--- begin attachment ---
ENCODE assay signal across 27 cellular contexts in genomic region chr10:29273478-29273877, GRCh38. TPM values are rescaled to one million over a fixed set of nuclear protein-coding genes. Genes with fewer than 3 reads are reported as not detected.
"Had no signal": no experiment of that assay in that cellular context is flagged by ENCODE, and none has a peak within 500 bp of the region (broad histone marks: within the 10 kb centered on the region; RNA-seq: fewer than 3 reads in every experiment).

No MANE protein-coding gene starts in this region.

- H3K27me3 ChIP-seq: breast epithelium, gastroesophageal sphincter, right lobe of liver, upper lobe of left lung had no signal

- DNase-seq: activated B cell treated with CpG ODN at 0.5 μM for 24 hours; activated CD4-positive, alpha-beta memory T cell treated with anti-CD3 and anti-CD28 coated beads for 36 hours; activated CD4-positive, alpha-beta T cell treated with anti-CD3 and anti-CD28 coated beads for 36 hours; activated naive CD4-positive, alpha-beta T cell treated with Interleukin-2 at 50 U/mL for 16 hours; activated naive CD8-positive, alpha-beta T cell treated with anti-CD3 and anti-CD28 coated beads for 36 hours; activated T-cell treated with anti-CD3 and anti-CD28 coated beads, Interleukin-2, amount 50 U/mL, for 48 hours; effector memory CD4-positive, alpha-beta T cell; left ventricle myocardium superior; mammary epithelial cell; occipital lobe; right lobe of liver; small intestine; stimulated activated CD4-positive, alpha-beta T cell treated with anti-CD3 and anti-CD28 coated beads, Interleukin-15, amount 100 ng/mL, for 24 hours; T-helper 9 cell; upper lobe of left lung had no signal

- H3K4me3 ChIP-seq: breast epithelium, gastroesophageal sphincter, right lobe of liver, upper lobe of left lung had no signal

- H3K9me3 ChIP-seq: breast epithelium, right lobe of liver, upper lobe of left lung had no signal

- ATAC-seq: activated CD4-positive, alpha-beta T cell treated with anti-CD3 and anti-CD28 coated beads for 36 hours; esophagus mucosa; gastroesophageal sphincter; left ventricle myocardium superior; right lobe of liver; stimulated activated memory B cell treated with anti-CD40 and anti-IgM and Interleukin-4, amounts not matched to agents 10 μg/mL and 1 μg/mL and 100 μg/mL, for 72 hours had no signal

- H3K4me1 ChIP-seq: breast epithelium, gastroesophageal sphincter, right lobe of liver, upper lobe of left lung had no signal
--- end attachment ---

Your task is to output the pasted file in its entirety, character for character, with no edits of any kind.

ENCODE assay signal across 27 cellular contexts in genomic region chr10:29273478-29273877, GRCh38. TPM values are rescaled to one million over a fixed set of nuclear protein-coding genes. Genes with fewer than 3 reads are reported as not detected.
"Had no signal": no experiment of that assay in that cellular context is flagged by ENCODE, and none has a peak within 500 bp of the region (broad histone marks: within the 10 kb centered on the region; RNA-seq: fewer than 3 reads in every experiment).

No MANE protein-coding gene starts in this region.

- H3K27me3 ChIP-seq: breast epithelium, gastroesophageal sphincter, right lobe of liver, upper lobe of left lung had no signal

- DNase-seq: activated B cell treated with CpG ODN at 0.5 μM for 24 hours; activated CD4-positive, alpha-beta memory T cell treated with anti-CD3 and anti-CD28 coated beads for 36 hours; activated CD4-positive, alpha-beta T cell treated with anti-CD3 and anti-CD28 coated beads for 36 hours; activated naive CD4-positive, alpha-beta T cell treated with Interleukin-2 at 50 U/mL for 16 hours; activated naive CD8-positive, alpha-beta T cell treated with anti-CD3 and anti-CD28 coated beads for 36 hours; activated T-cell treated with anti-CD3 and anti-CD28 coated beads, Interleukin-2, amount 50 U/mL, for 48 hours; effector memory CD4-positive, alpha-beta T cell; left ventricle myocardium superior; mammary epithelial cell; occipital lobe; right lobe of liver; small intestine; stimulated activated CD4-positive, alpha-beta T cell treated with anti-CD3 and anti-CD28 coated beads, Interleukin-15, amount 100 ng/mL, for 24 hours; T-helper 9 cell; upper lobe of left lung had no signal

- H3K4me3 ChIP-seq: breast epithelium, gastroesophageal sphincter, right lobe of liver, upper lobe of left lung had no signal

- H3K9me3 ChIP-seq: breast epithelium, right lobe of liver, upper lobe of left lung had no signal

- ATAC-seq: activated CD4-positive, alpha-beta T cell treated with anti-CD3 and anti-CD28 coated beads for 36 hours; esophagus mucosa; gastroesophageal sphincter; left ventricle myocardium superior; right lobe of liver; stimulated activated memory B cell treated with anti-CD40 and anti-IgM and Interleukin-4, amounts not matched to agents 10 μg/mL and 1 μg/mL and 100 μg/mL, for 72 hours had no signal

- H3K4me1 ChIP-seq: breast epithelium, gastroesophageal sphincter, right lobe of liver, upper lobe of left lung had no signal